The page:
This fine window behind the altar was restored in 2013. Unlike many stained glass windows which depict biblical scenes to educate a largely illiterate populace, and were often commissioned by noblemen, the Swannington window is an exception.
The Quinquennial Inspection of 2010 identified the window as being at risk, and listed it for urgent repair. Grants were required to fund the work, accompanied by a glass conservator’s report. Earlier theories (notably in the Revd. Wortley’s history of Swannington) had stated that the window was painted in 1848, and installed by Mr Edmund Bartell of Swannington Manor. However Canon Jeremy Haselock, the Diocesan Advisory Committee’s stained glass expert, had a different and perhaps more accurate theory as follows: The window dates from the Victorian era when ‘gothick’ art and the romantic movement were greatly in vogue. Houses of the time exhibit examples of pseudo medieval stained glass.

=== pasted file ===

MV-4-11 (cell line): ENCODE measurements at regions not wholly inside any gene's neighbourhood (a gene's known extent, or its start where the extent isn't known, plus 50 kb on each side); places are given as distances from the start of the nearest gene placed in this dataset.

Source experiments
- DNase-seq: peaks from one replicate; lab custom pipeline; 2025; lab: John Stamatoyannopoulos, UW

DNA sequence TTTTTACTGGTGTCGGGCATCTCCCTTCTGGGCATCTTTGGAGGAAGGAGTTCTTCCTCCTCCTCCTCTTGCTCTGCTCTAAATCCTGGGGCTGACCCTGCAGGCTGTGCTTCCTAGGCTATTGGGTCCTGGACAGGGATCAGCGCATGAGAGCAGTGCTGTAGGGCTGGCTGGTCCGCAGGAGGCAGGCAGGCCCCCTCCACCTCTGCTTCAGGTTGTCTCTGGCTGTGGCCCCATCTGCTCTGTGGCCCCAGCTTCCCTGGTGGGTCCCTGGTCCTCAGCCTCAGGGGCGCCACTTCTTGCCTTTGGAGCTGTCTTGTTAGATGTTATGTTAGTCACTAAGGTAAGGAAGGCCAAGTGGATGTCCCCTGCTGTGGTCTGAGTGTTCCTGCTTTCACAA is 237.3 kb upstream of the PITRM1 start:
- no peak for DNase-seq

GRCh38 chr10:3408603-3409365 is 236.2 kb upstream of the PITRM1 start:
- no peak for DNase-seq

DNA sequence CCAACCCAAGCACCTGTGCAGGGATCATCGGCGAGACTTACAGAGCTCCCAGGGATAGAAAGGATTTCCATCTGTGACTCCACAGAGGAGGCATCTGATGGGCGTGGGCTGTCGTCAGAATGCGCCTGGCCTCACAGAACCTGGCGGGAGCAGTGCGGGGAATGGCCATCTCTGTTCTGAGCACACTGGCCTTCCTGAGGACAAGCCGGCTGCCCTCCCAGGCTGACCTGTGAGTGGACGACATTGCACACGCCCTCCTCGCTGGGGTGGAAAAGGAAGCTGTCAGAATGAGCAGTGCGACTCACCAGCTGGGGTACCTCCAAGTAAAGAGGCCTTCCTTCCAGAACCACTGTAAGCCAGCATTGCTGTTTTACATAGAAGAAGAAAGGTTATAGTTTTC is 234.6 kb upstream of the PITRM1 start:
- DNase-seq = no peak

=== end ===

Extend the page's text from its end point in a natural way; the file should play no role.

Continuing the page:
A Norwich merchant, J C Hampp imported stained glass from the Continent (much of it removed from abandoned churches and chapels following the French Revolution). A Norwich glazier, Samuel Carter Yarington made and installed a large number of stained glass windows in Norfolk churches. Canon Haselock feels that the east window should be seen in this context.
He states that ‘the window contained continental fragments of varying quality, plus some plain coloured glass and glass specially painted by Yarington and his associate Zobel by way of borders and framing for the panels. This places the window in the dating bracket of 1820-1846’.
We are grateful to churchwarden Antoinette Watts for her work in obtaining grants and overseeing the restoration work carried out by Ian Pocklington and Bruce Riley in the coldest spring for 50 years, when the weather was too cold for the lime mortar to set.
The window was dedicated at a service in June 2013, attended by a descendant of the Bartell family.